A consortium of UK-based VR developers are coming together to solve one of VR’s most important sticking points: believable virtual characters.
VR brings virtual worlds to life. We can explore alien planets and become superheroes. But creating authentic, realistic virtual characters is another matter. Top studios can create models near indistinguishable from real life and even fuel them with thousands of lines of dialogue. But we’re far from bridging the gap between scripted characters and dynamic beings that react to our every action. UK studios Maze Theory is looking to bring us much closer.
Maze Theory was one of a group of studios to be inducted into the UK government’s Audience of the Future programme, which is sharing out £4 million to a range of immersive teams across the country. As we reported earlier this week, the company is working on a Peaky Blinders VR game that will be the first to leverage this technology.
The team wants to create an experience where characters don’t just react to pre-determined dialogue options but your every gesture and movement as well as voices and sounds. To that end, it’s also enlisted the help of Arca’s Path developer Dream Reality Interactive and Goldsmiths College.
“Our ambition for the system is to allow the VR actor to respond directly to the player, but to also be aware of the micro interactions taking place between them, for example gestures, movements, body language etc,” Russ Harding, Executive Producer at Maze Theory tells me over email.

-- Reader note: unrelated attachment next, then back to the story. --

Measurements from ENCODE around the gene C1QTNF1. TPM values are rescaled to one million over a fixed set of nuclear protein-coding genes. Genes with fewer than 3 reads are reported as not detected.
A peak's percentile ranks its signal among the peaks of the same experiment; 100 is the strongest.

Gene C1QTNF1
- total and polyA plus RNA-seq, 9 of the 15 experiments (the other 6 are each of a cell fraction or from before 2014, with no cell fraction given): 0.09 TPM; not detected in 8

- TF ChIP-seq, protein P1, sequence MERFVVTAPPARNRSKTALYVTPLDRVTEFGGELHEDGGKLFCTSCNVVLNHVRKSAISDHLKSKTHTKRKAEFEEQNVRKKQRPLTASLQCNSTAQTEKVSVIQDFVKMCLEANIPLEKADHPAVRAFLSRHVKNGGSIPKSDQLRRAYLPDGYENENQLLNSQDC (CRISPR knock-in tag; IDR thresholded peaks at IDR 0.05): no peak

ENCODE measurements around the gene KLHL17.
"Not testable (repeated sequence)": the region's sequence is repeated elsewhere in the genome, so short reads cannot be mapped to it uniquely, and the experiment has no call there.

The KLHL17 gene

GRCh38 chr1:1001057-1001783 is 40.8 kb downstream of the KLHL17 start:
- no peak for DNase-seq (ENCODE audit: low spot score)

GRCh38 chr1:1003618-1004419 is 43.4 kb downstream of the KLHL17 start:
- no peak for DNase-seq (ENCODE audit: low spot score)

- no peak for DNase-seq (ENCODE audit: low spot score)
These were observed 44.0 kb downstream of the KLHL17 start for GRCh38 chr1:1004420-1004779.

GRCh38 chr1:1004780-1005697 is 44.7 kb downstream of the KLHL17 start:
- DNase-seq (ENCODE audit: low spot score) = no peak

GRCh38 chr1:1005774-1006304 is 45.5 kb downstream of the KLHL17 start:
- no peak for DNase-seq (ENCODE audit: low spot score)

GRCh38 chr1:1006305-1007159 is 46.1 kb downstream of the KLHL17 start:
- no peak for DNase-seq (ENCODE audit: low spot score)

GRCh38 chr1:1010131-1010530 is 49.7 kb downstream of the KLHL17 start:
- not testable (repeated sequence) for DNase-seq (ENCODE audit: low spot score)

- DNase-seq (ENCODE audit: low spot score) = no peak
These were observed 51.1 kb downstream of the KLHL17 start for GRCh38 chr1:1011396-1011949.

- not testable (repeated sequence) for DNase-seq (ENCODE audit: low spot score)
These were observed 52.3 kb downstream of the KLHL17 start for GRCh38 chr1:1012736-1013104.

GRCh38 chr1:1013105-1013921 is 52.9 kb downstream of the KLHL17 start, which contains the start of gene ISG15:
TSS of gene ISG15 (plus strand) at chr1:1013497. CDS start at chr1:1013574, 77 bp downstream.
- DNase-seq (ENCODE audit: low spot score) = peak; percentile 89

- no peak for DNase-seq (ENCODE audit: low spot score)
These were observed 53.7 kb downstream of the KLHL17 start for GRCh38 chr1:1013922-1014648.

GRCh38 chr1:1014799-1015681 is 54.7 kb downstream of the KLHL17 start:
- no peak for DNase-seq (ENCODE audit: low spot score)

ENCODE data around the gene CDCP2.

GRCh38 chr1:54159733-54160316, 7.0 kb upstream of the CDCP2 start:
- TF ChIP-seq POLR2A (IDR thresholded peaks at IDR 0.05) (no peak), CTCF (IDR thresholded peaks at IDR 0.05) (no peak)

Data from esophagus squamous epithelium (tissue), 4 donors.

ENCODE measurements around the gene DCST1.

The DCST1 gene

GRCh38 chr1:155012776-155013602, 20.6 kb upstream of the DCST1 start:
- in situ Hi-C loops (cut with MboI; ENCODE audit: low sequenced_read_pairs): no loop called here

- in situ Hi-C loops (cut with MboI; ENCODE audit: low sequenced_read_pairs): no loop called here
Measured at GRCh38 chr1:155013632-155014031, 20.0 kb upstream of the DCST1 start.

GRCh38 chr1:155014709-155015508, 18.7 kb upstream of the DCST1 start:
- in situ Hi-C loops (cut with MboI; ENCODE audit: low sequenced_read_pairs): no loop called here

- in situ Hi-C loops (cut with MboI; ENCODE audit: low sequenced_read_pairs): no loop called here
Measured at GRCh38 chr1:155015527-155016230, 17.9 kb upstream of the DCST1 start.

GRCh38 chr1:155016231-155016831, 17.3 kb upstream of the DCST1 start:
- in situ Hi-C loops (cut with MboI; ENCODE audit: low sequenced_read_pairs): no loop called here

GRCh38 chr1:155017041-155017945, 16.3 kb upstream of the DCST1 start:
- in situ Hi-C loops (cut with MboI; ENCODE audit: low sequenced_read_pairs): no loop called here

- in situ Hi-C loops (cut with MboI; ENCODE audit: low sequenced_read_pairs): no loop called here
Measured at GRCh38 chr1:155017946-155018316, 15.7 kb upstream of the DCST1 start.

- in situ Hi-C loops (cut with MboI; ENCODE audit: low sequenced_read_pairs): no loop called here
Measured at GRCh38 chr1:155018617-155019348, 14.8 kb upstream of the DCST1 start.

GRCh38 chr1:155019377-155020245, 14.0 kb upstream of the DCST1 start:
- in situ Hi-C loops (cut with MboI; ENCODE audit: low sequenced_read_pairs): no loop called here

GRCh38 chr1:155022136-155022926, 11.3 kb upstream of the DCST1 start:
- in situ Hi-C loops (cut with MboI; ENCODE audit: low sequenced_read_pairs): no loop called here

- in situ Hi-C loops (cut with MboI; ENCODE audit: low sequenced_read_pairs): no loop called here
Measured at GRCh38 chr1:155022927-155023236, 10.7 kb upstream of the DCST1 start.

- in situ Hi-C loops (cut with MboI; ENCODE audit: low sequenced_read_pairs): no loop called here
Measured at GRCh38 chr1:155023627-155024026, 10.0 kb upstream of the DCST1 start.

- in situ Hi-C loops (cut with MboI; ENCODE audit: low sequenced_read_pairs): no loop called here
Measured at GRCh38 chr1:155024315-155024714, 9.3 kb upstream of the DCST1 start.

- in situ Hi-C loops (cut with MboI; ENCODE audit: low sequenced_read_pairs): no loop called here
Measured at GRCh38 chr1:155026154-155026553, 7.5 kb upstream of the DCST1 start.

“We’re fascinated and hugely excited to see how these micro interactions may change the VR actor performance. So, we’re looking towards the subtleties of the player’s position, how they may face an actor, their proximity and mimicking of behaviours.”
Technically, you could spend a long time in a performance studio to capture a long list of reactions to different types of player actions. Harding says the team wants to “go beyond” that route, though. “Our ambition is far greater than just switching between lines of dialogue, it’s to explore the performance of the character and empower players to be able to persuade and influence the characters’ beliefs and intent,” he says.
“For example, players might need to bring an object of desire or more subtly show empathy to encourage an actor to carry out an action.”
Harding won’t give away specifics as to how you might actually do that, adding that the group is still in the prototyping stage. The company does plan to make its work available to other developers and universities, though.
For now, Harding says the Peaky Blinders universe gives Maze Theory the chance to explore a wide range of possibilities. The game’s due to release next year but, hopefully, we’ll have some idea of how its AI works in the nearer future. If Maze Theory and co crack the code, this could be an important new step for the entire VR industry.